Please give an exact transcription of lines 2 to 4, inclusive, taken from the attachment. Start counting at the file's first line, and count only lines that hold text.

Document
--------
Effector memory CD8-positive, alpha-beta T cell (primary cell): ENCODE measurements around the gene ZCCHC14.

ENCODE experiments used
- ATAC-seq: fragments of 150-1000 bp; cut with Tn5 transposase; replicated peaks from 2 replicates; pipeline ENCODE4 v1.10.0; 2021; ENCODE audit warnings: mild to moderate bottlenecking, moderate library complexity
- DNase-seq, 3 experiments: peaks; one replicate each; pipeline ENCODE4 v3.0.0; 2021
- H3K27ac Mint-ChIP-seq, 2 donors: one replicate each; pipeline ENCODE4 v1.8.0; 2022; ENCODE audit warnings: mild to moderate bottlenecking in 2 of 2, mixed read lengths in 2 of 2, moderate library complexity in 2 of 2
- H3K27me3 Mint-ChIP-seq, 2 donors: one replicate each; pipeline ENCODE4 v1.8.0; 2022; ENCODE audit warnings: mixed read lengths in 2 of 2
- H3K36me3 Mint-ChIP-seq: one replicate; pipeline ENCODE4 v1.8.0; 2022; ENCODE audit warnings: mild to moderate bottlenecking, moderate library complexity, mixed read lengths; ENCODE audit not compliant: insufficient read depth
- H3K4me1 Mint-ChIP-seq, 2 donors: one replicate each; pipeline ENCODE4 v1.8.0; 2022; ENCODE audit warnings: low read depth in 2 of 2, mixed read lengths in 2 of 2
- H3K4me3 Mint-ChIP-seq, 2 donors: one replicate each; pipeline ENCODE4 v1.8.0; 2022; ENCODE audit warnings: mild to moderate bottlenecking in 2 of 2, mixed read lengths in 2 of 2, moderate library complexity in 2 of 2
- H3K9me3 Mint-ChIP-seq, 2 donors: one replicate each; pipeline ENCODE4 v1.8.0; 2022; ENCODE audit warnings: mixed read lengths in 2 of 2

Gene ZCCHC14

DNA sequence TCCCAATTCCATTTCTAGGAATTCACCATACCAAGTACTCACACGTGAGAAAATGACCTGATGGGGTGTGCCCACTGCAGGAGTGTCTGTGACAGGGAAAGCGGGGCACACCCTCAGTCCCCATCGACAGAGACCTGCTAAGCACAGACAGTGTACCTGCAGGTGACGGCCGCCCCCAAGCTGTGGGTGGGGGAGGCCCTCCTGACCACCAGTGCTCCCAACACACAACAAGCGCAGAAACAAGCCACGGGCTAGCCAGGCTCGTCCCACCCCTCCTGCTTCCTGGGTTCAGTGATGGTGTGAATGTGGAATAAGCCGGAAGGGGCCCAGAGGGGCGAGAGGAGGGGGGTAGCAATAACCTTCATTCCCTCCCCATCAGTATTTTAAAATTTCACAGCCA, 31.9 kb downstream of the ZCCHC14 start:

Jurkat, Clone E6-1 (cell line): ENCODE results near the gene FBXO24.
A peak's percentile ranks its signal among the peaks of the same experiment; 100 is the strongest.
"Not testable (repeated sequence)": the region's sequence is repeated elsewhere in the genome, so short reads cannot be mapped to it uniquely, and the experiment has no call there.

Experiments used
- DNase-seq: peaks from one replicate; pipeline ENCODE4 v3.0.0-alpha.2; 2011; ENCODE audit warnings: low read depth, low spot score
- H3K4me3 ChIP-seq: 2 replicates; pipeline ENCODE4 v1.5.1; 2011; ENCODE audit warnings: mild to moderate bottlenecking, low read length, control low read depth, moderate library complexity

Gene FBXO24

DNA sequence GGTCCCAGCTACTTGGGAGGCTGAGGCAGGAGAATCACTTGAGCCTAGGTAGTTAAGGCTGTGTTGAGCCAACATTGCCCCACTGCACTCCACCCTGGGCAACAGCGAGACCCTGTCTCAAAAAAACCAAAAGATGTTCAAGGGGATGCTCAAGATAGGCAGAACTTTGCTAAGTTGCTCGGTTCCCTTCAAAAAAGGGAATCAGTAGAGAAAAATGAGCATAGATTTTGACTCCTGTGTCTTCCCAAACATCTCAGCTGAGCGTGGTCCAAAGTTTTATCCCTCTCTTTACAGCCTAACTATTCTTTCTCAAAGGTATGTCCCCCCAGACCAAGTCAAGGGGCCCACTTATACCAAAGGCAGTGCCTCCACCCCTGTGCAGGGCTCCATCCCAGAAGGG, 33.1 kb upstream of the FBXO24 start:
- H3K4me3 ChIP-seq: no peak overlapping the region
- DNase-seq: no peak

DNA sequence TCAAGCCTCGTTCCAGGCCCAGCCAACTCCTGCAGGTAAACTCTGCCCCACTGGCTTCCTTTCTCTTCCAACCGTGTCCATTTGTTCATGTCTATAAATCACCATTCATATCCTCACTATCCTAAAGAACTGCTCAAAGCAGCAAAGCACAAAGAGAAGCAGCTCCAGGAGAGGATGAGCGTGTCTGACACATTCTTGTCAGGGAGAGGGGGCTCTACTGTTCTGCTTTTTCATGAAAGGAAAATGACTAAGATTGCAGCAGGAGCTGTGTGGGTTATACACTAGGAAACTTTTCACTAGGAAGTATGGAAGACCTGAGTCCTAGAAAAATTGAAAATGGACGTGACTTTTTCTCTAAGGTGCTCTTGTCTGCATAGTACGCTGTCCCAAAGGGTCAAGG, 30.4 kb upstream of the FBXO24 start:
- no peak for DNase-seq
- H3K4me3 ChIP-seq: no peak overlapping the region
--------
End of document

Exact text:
ENCODE experiments used
- ATAC-seq: fragments of 150-1000 bp; cut with Tn5 transposase; replicated peaks from 2 replicates; pipeline ENCODE4 v1.10.0; 2021; ENCODE audit warnings: mild to moderate bottlenecking, moderate library complexity
- DNase-seq, 3 experiments: peaks; one replicate each; pipeline ENCODE4 v3.0.0; 2021